My role was to provide a business and corporate-strategy perspective. The participants expected, I think, that my remarks would detail the seriousness and growing competence with which business strategy was created. Using words and slides, I told the group that many businesses did have powerful, effective strategies. But in my personal experiences with corporate practice, I saw a growing profusion of bad strategy. In the years since that seminar, I have had the opportunity to discuss the bad-strategy concept with a number of senior executives.
In the process, I have condensed my list of its key hallmarks to four points: the failure to face the challenge, mistaking goals for strategy, bad strategic objectives, and fluff. Failure to face the problem A strategy is a way through a difficulty, an approach to overcoming an obstacle, a response to a challenge. If the challenge is not defined, it 3 is difficult or impossible to assess the quality of the strategy. And, if you cannot assess that, you cannot reject a bad strategy or improve a good one. International Harvester learned about this element of bad strategy the hard way.
In July 1979, the company’s strategic and financial planners produced a thick sheaf of paper titled “Corporate Strategic Plan: International Harvester. ” It was an amalgam of five separate strategic plans, each created by one of the operating divisions. The strategic plan did not lack for texture and detail. Looking, for example, within the agricultural-equipment group—International Harvester’s core, dating back to the McCormick reaper, which was a foundation of the company—there is information and discussion about each segment.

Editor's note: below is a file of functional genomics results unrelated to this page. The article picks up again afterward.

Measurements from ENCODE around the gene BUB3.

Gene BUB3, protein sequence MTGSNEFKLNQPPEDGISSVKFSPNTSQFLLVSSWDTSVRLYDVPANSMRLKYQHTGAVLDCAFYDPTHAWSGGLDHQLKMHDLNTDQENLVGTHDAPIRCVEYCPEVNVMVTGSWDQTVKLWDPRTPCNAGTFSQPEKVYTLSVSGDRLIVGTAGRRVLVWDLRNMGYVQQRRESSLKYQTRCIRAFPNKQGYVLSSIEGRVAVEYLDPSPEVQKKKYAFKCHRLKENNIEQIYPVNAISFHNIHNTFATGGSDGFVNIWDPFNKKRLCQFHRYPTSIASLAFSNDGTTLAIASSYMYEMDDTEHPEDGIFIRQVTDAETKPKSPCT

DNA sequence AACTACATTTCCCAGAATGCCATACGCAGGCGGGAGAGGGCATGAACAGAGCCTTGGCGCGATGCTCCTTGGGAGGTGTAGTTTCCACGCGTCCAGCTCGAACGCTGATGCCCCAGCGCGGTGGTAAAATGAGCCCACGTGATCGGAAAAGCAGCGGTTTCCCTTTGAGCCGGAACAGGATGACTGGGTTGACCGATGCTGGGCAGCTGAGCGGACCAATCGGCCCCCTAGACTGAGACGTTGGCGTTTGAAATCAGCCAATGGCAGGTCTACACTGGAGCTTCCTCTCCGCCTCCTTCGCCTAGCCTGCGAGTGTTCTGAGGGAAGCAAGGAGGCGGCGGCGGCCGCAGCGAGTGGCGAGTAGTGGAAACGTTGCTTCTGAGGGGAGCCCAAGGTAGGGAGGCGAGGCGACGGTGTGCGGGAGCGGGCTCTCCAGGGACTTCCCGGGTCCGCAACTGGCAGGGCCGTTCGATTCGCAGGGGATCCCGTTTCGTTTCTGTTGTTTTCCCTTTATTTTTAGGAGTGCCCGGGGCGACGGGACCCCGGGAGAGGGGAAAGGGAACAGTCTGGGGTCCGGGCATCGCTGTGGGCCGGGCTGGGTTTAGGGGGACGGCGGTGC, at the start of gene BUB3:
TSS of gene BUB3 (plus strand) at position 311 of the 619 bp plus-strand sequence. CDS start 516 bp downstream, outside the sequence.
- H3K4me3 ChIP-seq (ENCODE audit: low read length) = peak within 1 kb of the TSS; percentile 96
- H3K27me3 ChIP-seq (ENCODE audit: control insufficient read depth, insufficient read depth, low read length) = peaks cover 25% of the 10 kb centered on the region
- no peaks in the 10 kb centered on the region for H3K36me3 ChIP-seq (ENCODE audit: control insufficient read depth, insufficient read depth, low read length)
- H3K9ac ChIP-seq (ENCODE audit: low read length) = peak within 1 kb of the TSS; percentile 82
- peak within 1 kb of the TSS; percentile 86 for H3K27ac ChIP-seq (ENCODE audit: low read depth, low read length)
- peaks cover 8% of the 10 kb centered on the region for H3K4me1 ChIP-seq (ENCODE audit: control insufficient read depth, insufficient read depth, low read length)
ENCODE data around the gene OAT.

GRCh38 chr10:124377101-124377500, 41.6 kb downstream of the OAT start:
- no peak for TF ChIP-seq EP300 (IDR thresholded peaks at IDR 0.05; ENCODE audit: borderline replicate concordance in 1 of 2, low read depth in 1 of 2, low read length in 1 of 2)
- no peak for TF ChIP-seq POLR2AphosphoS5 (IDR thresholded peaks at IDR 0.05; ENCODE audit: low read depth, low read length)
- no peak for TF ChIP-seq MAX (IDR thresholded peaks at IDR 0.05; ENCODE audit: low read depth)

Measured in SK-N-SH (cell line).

The overall intent was to strengthen the dealer/ distributor network and to reduce manufacturing costs. Market share in agricultural equipment was also projected to increase, from 16 percent to 20 percent. The ‘great pushes’ during World War I led to the deaths of a generation of European youths. Maybe that’s why motivational speakers are not the staple on the European managementlecture circuit that they are in the United States. That was typical of the overall strategy, which was to increase the company’s share in each market, cut costs in each business, and thereby ramp up revenue and profit.
A summary graph, showing past and forecast profit, forms an almost perfect hockey stick, with an immediate recovery from decline followed by a steady rise. The problem with all this was that the plan didn’t even mention Harvester’s grossly inefficient production facilities, especially in its agricultural-equipment business, or the fact that Harvester had the worst labor relations in US industry. As a result, the company’s profit margin had been about one-half of its competitors’ for a long time.
As a corporation, International Harvester’s main problem was its inefficient work organization—a problem that would not be solved by investing in new equipment or pressing managers to increase market share. 4 By cutting administrative overhead, Harvester boosted reported profits for a year or two. But following a disastrous six-month strike, the company quickly began to collapse. It sold off various businesses— including its agricultural-equipment business, to Tenneco. The truck division, renamed Navistar, is today a leading maker of heavy trucks and engines.